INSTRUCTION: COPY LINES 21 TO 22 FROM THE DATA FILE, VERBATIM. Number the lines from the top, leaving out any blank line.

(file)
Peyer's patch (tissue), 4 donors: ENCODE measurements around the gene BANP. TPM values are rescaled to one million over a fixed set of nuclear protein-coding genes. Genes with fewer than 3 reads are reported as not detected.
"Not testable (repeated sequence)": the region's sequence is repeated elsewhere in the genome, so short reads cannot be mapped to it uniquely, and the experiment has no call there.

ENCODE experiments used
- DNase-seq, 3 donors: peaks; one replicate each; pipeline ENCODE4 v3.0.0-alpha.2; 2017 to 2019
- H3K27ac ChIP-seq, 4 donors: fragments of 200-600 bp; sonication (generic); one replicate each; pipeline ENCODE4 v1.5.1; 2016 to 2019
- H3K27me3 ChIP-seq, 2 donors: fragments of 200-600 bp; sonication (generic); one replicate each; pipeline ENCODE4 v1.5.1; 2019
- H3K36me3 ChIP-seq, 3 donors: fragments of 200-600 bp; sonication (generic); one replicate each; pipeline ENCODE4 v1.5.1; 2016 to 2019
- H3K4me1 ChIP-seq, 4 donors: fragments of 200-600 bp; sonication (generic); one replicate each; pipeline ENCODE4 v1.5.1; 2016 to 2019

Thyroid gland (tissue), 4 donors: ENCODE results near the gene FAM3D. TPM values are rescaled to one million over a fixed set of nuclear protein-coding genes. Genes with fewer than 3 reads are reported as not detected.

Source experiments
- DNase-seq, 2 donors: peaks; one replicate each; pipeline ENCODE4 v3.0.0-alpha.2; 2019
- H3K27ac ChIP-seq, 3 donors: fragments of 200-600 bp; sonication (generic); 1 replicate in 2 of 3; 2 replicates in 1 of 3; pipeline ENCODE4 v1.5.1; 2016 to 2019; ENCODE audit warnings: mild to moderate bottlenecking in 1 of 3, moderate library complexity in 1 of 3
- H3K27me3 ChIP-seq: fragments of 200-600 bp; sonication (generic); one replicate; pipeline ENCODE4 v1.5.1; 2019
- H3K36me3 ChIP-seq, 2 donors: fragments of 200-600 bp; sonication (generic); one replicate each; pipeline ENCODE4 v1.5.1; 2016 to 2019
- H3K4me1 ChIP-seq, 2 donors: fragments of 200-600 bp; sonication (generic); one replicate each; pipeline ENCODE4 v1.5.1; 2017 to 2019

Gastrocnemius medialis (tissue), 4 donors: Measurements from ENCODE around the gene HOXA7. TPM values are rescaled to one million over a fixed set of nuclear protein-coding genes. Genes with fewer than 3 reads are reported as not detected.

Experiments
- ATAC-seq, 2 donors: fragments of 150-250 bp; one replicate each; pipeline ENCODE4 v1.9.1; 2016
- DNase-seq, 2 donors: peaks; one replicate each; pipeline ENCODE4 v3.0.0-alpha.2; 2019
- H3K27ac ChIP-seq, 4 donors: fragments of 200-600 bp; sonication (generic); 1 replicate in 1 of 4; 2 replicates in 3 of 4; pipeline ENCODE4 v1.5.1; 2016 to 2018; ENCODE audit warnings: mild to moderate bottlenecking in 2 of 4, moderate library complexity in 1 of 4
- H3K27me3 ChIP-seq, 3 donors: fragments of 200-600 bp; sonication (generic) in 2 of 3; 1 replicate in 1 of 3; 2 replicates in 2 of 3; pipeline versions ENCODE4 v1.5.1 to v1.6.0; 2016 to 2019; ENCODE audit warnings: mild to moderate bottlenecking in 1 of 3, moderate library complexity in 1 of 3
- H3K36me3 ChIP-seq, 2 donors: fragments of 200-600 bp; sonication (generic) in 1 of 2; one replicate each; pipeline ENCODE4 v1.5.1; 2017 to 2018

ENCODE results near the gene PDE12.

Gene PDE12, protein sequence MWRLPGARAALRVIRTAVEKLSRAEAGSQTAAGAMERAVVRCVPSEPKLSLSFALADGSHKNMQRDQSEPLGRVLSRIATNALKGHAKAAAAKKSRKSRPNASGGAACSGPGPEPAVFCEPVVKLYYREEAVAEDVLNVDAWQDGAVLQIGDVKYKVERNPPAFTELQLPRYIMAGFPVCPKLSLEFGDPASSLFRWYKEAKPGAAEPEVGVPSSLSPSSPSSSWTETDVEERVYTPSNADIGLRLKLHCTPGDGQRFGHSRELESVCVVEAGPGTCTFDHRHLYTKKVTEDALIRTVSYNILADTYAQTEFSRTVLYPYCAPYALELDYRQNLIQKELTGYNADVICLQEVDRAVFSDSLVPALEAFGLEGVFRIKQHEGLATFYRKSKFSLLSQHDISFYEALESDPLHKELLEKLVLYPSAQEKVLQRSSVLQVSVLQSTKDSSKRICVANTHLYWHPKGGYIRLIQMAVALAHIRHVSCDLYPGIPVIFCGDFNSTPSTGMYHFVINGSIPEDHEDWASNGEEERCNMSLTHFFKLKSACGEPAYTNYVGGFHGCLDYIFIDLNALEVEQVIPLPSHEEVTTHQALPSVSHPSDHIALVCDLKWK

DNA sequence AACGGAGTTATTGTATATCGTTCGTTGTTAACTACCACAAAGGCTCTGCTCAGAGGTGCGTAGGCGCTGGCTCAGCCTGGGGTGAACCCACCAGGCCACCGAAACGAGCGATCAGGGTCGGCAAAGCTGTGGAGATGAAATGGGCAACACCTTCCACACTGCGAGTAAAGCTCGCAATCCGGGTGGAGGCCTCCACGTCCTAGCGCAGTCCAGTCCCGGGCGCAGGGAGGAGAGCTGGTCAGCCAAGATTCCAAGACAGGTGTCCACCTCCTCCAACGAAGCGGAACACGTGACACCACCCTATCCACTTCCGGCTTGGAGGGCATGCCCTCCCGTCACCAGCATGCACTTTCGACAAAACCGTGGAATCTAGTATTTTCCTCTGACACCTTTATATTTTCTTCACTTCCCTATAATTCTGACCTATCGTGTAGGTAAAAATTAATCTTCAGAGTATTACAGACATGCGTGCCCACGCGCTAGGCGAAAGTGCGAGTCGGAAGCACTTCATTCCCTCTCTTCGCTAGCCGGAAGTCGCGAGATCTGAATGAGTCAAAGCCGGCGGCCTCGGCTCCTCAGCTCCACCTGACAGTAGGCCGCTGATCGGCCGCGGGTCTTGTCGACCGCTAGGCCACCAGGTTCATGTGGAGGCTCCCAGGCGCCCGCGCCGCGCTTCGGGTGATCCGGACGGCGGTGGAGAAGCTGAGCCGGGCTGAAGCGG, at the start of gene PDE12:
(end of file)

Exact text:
- H3K27me3 ChIP-seq, 3 donors: fragments of 200-600 bp; sonication (generic) in 2 of 3; 1 replicate in 1 of 3; 2 replicates in 2 of 3; pipeline versions ENCODE4 v1.5.1 to v1.6.0; 2016 to 2019; ENCODE audit warnings: mild to moderate bottlenecking in 1 of 3, moderate library complexity in 1 of 3
- H3K36me3 ChIP-seq, 2 donors: fragments of 200-600 bp; sonication (generic) in 1 of 2; one replicate each; pipeline ENCODE4 v1.5.1; 2017 to 2018